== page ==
On the Level-Zoning in the United States, Part 2.
November 1, 2007
In my September column, we discussed some of the history of land use control through zoning in the United States, an issue of great importance to any surveyor involved in land planning and subdivision. We saw that zoning was found to be constitutionally acceptable by the Supreme Court in the case Euclid v. Ambler but that issues such as pre-existing nonconforming uses required legislative remedy.
Other problems have arisen in the years since Euclid, also calling for relief. Some land parcels, because of local conditions, were found to be overly burdened by zoning constraints; and zoning often proved to be inflexible in its application. As a result, the variance and the exception were introduced into the process by legislation and local action, and several innovative measures have found favor in various sections of the country.
Relief and FlexibilityThe Variance
Local legislators (city council, town meeting, etc.) who create zoning districts can never make a parcel-by-parcel prediction of the effect of their zoning constraints. Zoning, in its application, is demanding and inflexible and often imposes hardships upon property owners unable to use their land due to one or another of the minimum zoning requirements. Seeing a need for relief, state legislatures instituted the power to communities to grant relief in cases of hardship based on a variance device contained in a U.S. Department of Commerce model law called the 1923 Standard State Enabling Act. The model law proposed that the board of adjustment, among other powers, would be able:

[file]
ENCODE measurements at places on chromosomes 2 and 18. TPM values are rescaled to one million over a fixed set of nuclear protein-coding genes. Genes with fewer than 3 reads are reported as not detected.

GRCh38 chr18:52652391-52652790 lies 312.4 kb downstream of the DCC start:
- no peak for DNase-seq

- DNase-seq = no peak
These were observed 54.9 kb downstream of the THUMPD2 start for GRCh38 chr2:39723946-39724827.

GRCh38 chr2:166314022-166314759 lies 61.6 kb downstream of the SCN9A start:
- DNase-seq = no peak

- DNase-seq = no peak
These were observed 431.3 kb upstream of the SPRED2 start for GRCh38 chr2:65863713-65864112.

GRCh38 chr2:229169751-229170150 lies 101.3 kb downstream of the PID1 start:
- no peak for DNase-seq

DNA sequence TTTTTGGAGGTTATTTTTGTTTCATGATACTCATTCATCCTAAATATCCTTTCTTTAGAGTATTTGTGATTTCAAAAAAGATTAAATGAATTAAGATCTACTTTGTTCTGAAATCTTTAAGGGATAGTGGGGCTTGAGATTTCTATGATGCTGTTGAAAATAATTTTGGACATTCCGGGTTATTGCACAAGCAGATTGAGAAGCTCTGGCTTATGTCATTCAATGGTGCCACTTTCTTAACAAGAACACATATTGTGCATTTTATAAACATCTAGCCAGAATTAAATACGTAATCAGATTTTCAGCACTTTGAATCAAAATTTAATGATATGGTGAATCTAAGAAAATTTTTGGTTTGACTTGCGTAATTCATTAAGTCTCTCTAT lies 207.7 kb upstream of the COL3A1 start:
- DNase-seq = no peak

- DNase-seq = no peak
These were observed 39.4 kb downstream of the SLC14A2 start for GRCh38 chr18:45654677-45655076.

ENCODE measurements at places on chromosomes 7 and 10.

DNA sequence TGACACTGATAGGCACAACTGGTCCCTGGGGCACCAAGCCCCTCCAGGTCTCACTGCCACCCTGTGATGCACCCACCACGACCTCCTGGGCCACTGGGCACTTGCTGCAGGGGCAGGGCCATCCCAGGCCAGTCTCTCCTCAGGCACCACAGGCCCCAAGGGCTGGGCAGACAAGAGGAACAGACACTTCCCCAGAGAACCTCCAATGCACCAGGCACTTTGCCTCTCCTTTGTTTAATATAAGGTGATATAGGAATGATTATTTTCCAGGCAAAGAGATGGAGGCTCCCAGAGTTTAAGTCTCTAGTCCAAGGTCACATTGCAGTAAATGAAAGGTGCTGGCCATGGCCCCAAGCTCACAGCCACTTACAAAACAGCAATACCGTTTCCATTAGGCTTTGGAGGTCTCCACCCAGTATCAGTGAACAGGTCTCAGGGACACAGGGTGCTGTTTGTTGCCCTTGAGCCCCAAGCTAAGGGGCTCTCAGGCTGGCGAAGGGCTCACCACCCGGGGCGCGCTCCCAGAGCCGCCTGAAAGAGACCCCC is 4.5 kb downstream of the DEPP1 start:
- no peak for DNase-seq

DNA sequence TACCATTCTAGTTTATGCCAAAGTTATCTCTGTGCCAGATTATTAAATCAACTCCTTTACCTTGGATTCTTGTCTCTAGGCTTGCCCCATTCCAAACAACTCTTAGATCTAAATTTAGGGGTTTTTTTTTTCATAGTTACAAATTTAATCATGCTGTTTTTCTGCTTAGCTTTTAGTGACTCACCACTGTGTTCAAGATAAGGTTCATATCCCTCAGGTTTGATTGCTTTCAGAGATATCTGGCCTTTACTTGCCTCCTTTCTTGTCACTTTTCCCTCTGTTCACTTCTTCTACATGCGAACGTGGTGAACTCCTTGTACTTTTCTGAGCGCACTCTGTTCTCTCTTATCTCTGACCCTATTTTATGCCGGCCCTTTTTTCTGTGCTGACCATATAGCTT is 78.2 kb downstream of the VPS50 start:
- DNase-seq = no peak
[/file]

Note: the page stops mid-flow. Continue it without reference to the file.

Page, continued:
To authorize upon appeal in specific cases such variance from the terms of the ordinance as will not be contrary to the public interest, where, owing to special conditions, a literal enforcement of the provisions of the ordinance will result in unnecessary hardship, and so that the spirit of the ordinance shall be observed and substantial justice done.1
States have adopted the variance device and the courts have upheld or refined its application in the years since 1923. In typical legislative language, the Massachusetts legislature has given the permit granting authority (board of appeals or zoning administrator) the power to grant variances from the terms of the applicable ordinance or bylaw, upon a finding that:
owing to circumstances relating to the soil conditions, shape, or topography of such land or structures … but not affecting generally the zoning district in which it is located, a literal enforcement of the provisions of the ordinance or by-law would involve substantial hardship, financial or otherwise, to the petitioner or appellant, and that desirable relief may be granted without substantial detriment to the public good and without nullifying or substantially derogating from the intent or purpose of such ordinance or by-law.2
In its consideration of an appellant’s appeal for relief, the granting authority must make a threefold finding of (1) hardship, (2) no detriment to the public good and (3) no derogation from the intent and purpose of the ordinance. Each of these tests must be considered and found deliberatively by the authority. Further, the legislation assumes that variances will apply to dimensional requirements of zoning only and that “no variance may authorize a use or activity not otherwise permitted” unless the local ordinance or bylaw expressly permits variances for use. (In application it is found to be very difficult to justify a variance from a use restriction on the basis of hardship.)